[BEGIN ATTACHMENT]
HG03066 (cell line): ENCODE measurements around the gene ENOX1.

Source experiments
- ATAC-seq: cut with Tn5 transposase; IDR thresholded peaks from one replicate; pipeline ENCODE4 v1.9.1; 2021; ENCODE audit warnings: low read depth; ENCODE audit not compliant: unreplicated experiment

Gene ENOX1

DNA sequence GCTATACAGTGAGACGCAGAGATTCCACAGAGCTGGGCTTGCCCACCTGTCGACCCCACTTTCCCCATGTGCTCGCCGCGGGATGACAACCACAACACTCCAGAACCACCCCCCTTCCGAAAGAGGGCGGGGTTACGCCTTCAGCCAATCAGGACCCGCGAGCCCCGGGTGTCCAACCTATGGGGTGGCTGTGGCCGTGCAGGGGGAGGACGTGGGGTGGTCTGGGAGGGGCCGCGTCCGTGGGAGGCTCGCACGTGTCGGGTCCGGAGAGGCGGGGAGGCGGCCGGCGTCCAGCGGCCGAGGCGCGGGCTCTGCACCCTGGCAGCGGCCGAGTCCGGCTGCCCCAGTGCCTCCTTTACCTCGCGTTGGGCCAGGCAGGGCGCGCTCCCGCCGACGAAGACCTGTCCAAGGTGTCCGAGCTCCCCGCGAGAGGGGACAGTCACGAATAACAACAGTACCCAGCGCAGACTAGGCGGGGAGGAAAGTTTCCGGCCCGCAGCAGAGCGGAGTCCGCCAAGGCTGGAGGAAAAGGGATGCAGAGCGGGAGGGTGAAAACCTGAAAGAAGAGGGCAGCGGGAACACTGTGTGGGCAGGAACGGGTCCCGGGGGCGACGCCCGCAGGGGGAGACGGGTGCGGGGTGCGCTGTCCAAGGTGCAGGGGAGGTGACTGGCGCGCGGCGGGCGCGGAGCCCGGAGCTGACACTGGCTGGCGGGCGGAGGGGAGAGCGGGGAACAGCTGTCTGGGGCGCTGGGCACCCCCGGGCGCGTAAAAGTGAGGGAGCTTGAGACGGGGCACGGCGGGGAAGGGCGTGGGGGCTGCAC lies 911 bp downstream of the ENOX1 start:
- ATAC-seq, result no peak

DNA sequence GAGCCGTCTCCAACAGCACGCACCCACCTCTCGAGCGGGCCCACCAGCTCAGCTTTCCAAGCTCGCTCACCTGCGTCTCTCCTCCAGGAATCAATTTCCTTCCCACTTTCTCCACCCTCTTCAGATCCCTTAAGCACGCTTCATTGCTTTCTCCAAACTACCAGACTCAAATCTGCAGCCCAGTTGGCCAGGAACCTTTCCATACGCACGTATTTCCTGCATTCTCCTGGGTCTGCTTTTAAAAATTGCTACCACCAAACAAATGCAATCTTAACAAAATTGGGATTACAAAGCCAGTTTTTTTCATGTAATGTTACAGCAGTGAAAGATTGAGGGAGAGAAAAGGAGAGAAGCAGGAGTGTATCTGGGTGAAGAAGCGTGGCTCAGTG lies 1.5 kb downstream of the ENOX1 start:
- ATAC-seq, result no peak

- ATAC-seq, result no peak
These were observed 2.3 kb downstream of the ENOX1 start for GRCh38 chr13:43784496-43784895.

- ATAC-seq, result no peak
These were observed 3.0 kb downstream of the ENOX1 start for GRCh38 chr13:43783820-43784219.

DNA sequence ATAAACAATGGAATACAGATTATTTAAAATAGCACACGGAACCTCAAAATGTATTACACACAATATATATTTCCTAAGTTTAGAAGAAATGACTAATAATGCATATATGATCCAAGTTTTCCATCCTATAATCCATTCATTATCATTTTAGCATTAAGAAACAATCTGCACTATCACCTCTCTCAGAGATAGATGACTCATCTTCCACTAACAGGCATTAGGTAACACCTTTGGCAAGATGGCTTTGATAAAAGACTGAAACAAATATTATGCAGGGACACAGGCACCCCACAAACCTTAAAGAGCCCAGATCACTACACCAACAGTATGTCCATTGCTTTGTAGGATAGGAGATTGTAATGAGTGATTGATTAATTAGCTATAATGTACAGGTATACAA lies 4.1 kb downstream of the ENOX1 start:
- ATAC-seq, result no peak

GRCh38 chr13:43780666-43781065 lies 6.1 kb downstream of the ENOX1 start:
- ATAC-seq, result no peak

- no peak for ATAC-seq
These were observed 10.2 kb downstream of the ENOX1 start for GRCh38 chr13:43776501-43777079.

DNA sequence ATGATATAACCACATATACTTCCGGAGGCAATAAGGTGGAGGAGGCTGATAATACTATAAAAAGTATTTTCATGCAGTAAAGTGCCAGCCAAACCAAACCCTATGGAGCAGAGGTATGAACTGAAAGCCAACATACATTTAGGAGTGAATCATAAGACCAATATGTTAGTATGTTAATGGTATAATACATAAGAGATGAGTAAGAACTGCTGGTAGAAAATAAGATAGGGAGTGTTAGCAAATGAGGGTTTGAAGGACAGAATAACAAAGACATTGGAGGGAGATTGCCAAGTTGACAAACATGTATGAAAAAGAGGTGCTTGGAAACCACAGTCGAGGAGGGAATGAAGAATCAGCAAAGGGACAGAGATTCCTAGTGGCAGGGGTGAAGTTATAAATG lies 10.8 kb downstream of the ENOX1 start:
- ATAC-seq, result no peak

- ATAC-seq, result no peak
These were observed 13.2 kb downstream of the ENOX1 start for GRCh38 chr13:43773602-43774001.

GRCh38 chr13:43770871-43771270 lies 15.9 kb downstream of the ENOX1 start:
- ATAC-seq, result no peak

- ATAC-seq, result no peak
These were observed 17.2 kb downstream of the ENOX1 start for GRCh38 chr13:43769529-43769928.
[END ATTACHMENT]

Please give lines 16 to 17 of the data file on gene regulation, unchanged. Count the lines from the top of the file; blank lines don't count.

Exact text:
- ATAC-seq, result no peak

- no peak for ATAC-seq